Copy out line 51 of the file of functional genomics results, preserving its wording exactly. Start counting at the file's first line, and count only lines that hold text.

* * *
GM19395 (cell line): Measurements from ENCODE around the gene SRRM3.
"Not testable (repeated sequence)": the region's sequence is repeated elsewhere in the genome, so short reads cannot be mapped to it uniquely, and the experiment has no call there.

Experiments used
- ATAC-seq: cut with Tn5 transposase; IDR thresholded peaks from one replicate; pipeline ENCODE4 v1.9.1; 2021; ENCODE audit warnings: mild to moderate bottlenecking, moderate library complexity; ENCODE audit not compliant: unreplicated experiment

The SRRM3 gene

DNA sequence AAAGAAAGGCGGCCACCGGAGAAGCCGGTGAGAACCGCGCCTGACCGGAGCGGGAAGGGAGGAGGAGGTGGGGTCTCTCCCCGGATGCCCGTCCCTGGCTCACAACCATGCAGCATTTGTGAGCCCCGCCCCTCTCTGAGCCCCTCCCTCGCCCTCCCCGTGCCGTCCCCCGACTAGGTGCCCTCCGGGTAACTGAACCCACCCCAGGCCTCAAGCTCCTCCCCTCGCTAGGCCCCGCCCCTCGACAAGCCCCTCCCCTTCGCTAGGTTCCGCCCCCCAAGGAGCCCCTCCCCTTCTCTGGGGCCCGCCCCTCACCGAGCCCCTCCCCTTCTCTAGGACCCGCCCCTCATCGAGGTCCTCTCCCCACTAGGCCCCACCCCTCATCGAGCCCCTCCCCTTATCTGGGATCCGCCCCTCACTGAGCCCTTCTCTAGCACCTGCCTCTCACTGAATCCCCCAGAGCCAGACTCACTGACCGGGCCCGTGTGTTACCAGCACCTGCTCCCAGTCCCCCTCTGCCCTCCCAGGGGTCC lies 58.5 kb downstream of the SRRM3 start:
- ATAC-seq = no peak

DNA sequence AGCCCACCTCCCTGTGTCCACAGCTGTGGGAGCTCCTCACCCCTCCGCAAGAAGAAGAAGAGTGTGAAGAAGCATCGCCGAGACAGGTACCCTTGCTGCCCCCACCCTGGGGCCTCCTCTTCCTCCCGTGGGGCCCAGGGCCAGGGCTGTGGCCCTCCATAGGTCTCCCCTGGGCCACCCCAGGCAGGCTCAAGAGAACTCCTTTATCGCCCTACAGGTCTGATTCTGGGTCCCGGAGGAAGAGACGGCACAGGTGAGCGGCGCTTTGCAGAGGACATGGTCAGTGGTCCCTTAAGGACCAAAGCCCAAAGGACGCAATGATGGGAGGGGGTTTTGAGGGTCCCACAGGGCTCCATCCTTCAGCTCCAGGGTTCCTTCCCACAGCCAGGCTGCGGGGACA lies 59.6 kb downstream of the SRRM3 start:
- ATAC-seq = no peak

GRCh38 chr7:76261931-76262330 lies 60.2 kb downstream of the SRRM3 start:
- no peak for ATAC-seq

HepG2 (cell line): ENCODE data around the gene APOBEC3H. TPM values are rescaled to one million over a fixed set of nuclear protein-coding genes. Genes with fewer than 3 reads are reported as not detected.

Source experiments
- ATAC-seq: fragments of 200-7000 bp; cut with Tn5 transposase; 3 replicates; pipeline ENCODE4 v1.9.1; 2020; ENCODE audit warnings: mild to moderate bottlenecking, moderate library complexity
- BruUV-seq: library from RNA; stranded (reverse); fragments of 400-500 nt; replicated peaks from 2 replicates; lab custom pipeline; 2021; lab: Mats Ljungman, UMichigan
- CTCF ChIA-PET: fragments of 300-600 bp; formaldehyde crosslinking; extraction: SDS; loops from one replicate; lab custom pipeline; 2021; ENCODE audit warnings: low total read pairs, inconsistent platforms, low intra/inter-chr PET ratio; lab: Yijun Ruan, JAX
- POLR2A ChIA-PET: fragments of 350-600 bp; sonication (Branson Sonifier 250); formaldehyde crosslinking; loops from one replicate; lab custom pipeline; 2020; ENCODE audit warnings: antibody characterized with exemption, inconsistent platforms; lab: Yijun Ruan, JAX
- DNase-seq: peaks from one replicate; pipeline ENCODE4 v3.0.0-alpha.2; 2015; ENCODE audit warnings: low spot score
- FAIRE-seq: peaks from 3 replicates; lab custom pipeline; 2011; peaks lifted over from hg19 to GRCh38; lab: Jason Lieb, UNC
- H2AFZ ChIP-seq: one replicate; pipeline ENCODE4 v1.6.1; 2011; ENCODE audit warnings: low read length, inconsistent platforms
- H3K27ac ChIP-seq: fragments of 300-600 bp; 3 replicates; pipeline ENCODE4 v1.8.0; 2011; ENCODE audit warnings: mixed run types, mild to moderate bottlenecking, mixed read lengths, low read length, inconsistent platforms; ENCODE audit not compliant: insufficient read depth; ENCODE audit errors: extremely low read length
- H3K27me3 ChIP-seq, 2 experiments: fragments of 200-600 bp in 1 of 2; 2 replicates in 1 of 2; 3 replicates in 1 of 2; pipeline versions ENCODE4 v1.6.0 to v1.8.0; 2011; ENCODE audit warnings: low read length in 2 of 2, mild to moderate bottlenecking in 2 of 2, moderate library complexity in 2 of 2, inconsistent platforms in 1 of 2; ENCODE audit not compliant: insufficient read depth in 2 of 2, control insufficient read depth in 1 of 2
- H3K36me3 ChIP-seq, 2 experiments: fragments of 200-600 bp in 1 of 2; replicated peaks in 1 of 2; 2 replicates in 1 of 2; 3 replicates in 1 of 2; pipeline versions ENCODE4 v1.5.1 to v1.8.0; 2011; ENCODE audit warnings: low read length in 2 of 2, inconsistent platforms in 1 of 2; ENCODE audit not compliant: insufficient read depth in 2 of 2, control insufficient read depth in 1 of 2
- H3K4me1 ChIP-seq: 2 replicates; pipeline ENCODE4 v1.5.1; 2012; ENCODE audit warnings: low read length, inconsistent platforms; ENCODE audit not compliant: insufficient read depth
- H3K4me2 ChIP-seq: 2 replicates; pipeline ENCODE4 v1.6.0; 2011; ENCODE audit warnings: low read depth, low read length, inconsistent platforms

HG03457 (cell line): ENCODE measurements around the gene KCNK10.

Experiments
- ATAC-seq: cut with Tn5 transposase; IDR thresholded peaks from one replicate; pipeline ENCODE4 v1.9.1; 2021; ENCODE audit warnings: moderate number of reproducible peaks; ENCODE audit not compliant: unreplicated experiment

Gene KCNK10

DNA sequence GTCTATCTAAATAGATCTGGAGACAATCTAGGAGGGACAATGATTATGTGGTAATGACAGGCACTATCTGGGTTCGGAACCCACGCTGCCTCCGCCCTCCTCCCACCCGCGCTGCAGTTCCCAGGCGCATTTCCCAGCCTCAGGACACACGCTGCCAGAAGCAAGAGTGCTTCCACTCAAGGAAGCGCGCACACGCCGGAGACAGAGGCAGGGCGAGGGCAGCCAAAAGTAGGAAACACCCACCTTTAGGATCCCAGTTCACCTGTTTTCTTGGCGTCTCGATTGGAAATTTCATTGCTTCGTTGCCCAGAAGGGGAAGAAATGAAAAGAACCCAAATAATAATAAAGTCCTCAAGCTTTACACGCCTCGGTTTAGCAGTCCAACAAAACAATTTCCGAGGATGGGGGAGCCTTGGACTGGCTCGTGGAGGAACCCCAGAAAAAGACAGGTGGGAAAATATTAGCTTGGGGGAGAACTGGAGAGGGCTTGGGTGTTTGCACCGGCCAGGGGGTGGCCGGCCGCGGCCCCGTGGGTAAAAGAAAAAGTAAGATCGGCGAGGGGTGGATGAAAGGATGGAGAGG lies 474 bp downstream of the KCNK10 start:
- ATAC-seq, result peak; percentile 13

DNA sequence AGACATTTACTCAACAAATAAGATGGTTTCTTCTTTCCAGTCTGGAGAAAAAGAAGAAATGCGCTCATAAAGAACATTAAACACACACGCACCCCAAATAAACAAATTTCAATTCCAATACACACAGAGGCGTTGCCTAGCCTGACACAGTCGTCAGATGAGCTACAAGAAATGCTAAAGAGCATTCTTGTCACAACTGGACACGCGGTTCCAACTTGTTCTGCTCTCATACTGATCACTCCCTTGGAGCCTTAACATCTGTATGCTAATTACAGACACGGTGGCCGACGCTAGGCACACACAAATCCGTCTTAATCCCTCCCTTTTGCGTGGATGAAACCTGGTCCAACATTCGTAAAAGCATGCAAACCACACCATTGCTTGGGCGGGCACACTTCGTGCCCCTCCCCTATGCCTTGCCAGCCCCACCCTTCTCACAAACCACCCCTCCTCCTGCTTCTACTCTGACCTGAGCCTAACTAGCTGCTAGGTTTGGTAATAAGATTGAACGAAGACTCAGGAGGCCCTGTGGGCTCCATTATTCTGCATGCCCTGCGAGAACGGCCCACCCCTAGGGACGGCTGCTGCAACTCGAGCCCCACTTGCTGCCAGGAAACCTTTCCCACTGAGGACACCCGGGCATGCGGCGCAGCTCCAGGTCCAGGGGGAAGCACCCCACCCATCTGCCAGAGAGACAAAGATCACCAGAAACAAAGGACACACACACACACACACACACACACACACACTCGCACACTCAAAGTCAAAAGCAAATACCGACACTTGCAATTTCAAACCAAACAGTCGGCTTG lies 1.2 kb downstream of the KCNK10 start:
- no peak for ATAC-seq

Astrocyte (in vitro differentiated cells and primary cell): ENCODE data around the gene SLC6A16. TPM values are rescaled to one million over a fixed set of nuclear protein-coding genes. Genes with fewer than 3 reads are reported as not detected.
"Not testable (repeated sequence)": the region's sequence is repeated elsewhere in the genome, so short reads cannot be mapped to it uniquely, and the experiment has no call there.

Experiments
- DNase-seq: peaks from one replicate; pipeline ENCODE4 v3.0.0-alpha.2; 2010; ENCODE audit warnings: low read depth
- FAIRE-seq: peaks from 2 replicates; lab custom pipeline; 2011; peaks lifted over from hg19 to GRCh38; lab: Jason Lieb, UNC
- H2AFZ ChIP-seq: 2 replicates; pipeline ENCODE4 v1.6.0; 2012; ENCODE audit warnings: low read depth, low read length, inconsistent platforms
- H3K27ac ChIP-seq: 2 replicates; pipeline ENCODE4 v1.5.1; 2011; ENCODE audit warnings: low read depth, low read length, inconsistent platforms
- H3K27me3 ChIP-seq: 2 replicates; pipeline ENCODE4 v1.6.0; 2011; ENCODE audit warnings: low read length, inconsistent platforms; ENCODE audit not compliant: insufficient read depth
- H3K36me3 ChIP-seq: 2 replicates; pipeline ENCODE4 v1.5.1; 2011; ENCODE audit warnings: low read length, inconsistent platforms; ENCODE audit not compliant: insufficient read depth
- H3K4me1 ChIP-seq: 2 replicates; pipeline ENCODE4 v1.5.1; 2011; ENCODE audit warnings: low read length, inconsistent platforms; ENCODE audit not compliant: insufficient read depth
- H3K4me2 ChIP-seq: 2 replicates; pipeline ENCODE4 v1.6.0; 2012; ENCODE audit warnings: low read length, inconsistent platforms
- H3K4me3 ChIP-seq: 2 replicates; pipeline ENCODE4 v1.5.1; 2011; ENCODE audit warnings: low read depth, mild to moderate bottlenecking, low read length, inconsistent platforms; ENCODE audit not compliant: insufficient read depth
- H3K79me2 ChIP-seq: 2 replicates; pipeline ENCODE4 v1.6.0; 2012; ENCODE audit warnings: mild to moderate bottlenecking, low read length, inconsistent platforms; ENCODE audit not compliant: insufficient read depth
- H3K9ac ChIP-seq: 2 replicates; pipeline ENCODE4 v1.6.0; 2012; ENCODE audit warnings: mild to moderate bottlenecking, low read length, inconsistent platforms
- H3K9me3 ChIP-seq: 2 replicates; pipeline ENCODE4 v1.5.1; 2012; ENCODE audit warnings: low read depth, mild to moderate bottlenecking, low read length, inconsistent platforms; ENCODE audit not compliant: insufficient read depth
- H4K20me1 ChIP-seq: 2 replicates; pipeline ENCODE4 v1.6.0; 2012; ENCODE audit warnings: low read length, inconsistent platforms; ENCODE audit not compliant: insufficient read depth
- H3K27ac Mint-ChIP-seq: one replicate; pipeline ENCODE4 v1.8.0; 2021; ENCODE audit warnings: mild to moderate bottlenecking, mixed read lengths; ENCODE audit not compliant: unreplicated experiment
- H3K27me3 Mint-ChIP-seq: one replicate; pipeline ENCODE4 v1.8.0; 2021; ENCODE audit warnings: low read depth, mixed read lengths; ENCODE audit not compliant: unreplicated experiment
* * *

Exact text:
- H3K27me3 Mint-ChIP-seq: one replicate; pipeline ENCODE4 v1.8.0; 2021; ENCODE audit warnings: low read depth, mixed read lengths; ENCODE audit not compliant: unreplicated experiment